Effective homology [131, 141, 152] is a algebraic-topological theory mainly based on the computational notion of chain homotopy equivalence, a concept which algebraically connects a cell complex or subdivided object with its homology groups. Roughly speaking, a chain homotopy equivalence can be specified by an operator, called chain homotopy operator, working at the level of linear combinations of cells which represents an efficient and non-redundant way of connecting cells. For instance, a chain homotopy operator at the level of cells of dimension 0 of a cell complex K can be completely described by a directed spanning forest (as many trees as connected components the object has) of the graph subcomplex formed by all the cells of K of dimension 0 and 1. Effective homology uses chain homotopy operators for capturing homology information and for representing the object in an algebraic-topological way. In fact, this idea is underlying the Eilenberg–MacLane work [54, 55] for computing the homology of prime spaces in homotopy theory, and it has been recently used in discrete image context. In [74], a method for computing homology aspects (with coefficients in the finite field \({\mathbb {Z}}/2{\mathbb {Z}}=\{0,1\}\)) of a three-dimensional digital binary-valued volume V considered over a body-centered-cubic grid is described. The representation used in that paper for a digital image is an algebraic-topological model (AT-model) consisting of two parts:
  • Geometric modeling level A cell complex K(V) topologically equivalent to the original volume is constructed. A 3D cell complex consists of vertices (0-cells), edges (1-cells), faces (2-cells) and polyhedra (3-cells). In particular, each edge connects two vertices, each face is enclosed by a loop of edges, and each three-cell is enclosed by an envelope of faces.

  • Homology analysis level Homology information about K(V) is exclusively codified in terms of a chain homotopy operator [72, 73].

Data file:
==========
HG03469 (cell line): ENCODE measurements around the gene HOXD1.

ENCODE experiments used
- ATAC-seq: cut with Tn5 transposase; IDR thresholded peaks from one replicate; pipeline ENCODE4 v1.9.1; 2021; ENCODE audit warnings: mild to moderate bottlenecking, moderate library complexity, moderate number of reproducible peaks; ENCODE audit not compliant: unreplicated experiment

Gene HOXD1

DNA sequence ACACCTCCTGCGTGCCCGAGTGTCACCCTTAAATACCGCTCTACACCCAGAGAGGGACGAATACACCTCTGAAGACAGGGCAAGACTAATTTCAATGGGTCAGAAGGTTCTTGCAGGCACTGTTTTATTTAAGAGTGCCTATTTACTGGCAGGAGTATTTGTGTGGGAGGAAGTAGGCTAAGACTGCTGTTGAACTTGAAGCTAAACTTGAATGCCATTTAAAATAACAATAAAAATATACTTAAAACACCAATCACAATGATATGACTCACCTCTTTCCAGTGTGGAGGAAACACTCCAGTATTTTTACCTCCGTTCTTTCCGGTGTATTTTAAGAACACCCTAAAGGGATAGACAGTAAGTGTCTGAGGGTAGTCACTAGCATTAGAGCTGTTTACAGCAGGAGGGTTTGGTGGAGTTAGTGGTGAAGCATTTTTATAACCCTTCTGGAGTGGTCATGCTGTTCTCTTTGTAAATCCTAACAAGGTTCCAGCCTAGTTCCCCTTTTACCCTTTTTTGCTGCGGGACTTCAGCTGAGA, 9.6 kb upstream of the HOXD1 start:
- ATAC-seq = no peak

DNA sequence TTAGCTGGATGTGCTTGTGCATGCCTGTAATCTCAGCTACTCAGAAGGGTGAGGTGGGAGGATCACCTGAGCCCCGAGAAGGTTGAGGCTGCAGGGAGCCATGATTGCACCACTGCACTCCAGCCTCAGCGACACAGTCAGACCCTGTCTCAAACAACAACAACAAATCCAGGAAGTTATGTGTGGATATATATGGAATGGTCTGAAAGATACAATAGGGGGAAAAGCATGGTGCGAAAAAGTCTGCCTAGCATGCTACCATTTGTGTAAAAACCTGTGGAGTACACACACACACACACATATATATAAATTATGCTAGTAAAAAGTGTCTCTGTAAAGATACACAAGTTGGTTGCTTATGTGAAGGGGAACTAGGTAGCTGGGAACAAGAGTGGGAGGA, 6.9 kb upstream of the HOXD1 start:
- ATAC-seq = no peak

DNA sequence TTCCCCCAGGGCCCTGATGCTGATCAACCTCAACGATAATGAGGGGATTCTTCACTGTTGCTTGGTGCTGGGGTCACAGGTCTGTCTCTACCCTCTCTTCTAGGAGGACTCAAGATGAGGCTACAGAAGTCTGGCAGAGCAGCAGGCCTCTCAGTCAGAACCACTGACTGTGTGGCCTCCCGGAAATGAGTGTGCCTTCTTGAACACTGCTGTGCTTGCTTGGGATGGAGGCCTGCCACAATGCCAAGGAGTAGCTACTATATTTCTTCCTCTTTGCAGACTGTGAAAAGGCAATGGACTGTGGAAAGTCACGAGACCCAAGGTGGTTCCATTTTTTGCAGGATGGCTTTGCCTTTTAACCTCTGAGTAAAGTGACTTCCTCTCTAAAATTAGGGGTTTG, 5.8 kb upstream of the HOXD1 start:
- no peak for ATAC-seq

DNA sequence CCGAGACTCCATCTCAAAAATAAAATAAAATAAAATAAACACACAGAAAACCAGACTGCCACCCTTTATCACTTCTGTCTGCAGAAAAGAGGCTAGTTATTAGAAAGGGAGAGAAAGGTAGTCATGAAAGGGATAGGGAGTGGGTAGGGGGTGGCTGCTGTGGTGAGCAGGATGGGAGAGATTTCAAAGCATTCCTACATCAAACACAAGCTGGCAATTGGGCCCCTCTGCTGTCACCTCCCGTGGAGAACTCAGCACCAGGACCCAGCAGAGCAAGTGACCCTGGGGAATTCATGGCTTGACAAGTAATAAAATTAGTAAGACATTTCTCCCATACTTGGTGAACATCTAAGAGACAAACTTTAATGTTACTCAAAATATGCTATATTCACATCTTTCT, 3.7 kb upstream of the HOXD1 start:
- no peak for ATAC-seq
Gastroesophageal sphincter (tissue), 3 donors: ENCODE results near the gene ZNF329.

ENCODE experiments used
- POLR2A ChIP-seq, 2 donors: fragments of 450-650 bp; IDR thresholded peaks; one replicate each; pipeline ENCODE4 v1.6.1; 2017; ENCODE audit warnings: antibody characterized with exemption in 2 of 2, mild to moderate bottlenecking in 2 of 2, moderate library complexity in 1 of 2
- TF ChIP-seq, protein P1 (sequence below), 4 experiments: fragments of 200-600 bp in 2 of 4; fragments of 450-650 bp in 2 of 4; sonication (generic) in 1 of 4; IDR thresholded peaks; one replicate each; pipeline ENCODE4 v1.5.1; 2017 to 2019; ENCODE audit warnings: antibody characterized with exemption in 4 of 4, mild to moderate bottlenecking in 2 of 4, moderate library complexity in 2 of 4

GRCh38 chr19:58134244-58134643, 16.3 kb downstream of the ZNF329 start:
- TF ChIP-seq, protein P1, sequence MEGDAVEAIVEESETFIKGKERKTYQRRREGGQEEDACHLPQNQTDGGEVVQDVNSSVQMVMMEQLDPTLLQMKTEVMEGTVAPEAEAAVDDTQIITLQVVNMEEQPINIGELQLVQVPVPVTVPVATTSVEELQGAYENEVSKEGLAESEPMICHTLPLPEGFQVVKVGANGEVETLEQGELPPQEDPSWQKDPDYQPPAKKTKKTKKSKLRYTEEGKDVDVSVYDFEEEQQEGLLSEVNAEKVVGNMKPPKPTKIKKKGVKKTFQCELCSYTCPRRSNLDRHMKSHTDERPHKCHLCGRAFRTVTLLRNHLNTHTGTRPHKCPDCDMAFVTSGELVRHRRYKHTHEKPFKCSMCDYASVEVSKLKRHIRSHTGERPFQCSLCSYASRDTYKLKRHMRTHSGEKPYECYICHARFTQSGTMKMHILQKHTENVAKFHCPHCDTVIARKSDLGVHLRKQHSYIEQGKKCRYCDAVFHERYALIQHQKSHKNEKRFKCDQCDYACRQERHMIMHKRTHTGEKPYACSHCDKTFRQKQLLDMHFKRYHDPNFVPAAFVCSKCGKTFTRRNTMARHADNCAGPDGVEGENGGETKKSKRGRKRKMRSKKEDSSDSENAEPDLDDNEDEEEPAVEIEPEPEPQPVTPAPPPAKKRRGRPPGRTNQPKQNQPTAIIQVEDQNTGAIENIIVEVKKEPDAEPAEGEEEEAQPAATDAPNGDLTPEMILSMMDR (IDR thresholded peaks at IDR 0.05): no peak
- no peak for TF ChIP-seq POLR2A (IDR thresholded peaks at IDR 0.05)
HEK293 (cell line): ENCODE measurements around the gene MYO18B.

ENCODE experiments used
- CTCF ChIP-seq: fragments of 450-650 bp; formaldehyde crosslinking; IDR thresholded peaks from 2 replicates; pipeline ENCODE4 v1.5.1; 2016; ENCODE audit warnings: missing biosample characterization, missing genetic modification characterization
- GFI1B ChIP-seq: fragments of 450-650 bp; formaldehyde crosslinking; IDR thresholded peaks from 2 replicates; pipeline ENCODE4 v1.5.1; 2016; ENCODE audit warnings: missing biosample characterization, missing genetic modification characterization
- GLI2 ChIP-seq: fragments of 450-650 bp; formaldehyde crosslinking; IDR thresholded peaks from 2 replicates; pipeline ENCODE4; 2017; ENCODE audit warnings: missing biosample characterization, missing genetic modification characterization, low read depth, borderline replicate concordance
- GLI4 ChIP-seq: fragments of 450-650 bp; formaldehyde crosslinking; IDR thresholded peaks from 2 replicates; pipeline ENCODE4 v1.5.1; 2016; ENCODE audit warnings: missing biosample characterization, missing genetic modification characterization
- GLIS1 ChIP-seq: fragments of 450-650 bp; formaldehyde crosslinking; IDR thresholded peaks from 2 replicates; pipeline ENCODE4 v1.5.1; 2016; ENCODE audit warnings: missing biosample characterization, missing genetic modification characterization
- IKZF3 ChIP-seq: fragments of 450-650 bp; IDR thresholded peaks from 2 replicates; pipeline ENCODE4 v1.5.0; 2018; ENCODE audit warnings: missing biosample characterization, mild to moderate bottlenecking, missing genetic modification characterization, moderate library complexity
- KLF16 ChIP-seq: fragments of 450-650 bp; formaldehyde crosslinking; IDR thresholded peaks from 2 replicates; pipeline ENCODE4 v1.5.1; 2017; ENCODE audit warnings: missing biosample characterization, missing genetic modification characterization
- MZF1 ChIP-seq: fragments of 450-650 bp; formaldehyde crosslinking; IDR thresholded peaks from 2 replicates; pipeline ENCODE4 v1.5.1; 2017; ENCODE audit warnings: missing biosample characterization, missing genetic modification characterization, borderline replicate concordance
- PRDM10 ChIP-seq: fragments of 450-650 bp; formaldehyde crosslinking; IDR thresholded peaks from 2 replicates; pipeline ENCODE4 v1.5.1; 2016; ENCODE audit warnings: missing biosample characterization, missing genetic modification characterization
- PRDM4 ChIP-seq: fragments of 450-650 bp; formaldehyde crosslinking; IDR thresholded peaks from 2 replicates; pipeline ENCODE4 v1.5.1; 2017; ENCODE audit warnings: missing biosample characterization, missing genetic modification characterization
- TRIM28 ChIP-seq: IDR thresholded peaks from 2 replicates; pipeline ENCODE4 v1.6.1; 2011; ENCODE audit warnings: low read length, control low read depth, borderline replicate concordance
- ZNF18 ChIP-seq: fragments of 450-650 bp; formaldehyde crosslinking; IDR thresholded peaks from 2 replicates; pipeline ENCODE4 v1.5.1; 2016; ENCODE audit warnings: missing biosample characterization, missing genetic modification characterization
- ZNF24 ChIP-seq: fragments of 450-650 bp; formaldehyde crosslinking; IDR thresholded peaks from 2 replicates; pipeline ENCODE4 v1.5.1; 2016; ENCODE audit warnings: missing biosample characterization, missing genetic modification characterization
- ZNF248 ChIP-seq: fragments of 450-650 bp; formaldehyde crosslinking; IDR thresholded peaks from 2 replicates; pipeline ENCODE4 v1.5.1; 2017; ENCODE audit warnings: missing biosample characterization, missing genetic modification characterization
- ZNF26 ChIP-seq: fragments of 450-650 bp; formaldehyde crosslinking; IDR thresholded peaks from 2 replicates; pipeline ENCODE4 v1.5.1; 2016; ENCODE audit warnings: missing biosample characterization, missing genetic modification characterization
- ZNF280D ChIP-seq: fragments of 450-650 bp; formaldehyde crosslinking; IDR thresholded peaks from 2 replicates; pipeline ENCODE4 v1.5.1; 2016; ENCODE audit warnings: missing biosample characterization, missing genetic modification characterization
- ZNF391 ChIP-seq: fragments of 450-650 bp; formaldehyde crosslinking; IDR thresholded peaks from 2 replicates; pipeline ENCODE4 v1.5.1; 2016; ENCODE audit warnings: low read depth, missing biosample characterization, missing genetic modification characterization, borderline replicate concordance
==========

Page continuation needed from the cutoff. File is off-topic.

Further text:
This method has recently evolved to a technique for generating \({\mathbb {Z}}/2{\mathbb {Z}}\)-coefficients. It takes an AT model for a 26-adjacency voxel-based digital binary volume V using a polyhedral cell complex at geometric modeling level [92, 93, 108] and a chain homotopy operator described by a combinatorial vector field (a set of semidirected forests or a discrete differential form) at homology analysis level [132, 133]. For instance, a chain homotopy operator at the level of cells of dimension 0 (vertices) of a cell complex K(V) can be completely described by a semidirected spanning forest of the graph subcomplex formed by all the cells of K(V) of dimension 0 and 1.
In Fig. 5, a pixel-based digital object O (first picture from the left) is analyzed as a cell complex in which the square pixels are the 0-cells. The 1-cells are edges joining 8-neighbor pixels and these 2-cells are triangles or squares formed by three or four mutually (and in a maximal way) 8-adjacent pixels. Picture (b) describes this cell complex (in dark gray) in which the barycenters of the different cells are drawn (solid circles for the 0-cells, crosses for the 1-cells and solid squares for the 2-cells). The subcomplex formed by the 0- and 1-cells can be seen as a subgraph of the 8-adjacency graph of O. In (c), a spanning tree covering all the vertices of the cell complex is specified (in blue). In fact, we consider a subdivision of this tree, having as 0-cells the vertices of the cell complex and the barycenters of the 1-cells belonging to the tree. An arrow in the tree determines the pairing of the source (0-cell) and sink (1-cell) cells and, consequently, indicating in this way that both are killed in homology group computation. Let us emphasize that only the top left 0-cell of the complex is not paired. It is a representative cycle (critical 0-cell of the homological process determined by the tree) of the unique connected component that the object has. Finally, in (d) we also draw the trees (in yellow) covering the rest of cells. They are semidirected, with arrows from the barycenters of 1-cells to the barycenter of the 2-cells. In terms of a process for computing homology groups, an arrow also means here that its source and sink cells are both killed. There is a edge marked in yellow which is not paired with an arrow. This 1-cell is a representative critical cell of the one-dimensional homology generator that the object has.
Fig. 5

Example. Pictures a left up, b right up, c left down and d right down

Using effective homology theory as the main tool for designing algorithms for computing complexes topological invariants (cohomology ring, (co)homology operations, homotopy groups,...), the problem of decomposing the objects into combinatorial graph-like pieces appears in a natural way. A possible solution to solve the high complexity costs of these processes is provided here by membrane computing. Alsalibi et al. present in [4] a membrane computing software for automatically computing homology groups of 2D digital images in a logarithmic number of steps.